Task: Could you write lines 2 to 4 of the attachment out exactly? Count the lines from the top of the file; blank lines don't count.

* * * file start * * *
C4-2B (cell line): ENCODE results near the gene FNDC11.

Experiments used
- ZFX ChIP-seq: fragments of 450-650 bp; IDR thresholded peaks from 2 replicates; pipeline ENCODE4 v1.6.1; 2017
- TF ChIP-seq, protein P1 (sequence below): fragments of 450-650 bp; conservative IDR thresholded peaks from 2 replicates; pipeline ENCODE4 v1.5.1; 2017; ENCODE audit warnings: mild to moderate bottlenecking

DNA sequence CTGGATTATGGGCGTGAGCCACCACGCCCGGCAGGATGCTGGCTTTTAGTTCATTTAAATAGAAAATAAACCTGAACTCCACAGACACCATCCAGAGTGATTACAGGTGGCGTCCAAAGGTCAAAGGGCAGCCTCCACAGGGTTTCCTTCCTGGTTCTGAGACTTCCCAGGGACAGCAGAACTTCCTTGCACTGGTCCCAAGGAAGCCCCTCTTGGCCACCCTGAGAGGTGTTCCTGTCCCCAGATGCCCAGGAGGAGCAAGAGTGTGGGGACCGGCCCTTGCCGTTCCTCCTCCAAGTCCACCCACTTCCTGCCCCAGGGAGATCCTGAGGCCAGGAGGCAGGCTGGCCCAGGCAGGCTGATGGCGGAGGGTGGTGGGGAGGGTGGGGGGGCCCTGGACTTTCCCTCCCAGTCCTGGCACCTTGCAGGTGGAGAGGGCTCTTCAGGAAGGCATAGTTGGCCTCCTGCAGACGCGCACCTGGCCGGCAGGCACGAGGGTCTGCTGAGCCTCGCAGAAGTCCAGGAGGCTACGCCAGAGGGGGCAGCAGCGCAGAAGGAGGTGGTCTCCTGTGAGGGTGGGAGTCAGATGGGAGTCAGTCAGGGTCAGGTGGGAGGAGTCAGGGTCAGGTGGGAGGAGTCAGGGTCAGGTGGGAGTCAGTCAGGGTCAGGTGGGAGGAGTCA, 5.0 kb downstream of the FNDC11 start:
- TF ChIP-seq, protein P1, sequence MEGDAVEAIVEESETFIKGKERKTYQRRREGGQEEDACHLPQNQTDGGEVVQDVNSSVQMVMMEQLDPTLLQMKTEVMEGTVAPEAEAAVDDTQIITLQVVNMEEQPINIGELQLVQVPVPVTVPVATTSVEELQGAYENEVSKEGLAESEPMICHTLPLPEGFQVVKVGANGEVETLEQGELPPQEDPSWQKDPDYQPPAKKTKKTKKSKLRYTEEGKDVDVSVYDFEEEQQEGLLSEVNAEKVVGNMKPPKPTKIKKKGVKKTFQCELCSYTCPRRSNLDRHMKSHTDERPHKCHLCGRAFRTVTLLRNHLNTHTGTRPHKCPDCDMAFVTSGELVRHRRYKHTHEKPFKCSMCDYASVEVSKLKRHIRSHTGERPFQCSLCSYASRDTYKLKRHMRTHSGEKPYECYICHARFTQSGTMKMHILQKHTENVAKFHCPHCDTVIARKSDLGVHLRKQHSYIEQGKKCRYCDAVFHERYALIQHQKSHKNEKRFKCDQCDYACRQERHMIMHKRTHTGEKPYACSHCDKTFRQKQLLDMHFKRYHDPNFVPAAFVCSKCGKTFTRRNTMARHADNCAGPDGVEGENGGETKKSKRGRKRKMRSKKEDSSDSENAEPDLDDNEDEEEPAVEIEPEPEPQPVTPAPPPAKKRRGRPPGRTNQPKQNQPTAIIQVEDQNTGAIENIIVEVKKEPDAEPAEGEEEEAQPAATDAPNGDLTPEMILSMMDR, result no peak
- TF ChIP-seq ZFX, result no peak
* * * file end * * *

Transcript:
Experiments used
- ZFX ChIP-seq: fragments of 450-650 bp; IDR thresholded peaks from 2 replicates; pipeline ENCODE4 v1.6.1; 2017
- TF ChIP-seq, protein P1 (sequence below): fragments of 450-650 bp; conservative IDR thresholded peaks from 2 replicates; pipeline ENCODE4 v1.5.1; 2017; ENCODE audit warnings: mild to moderate bottlenecking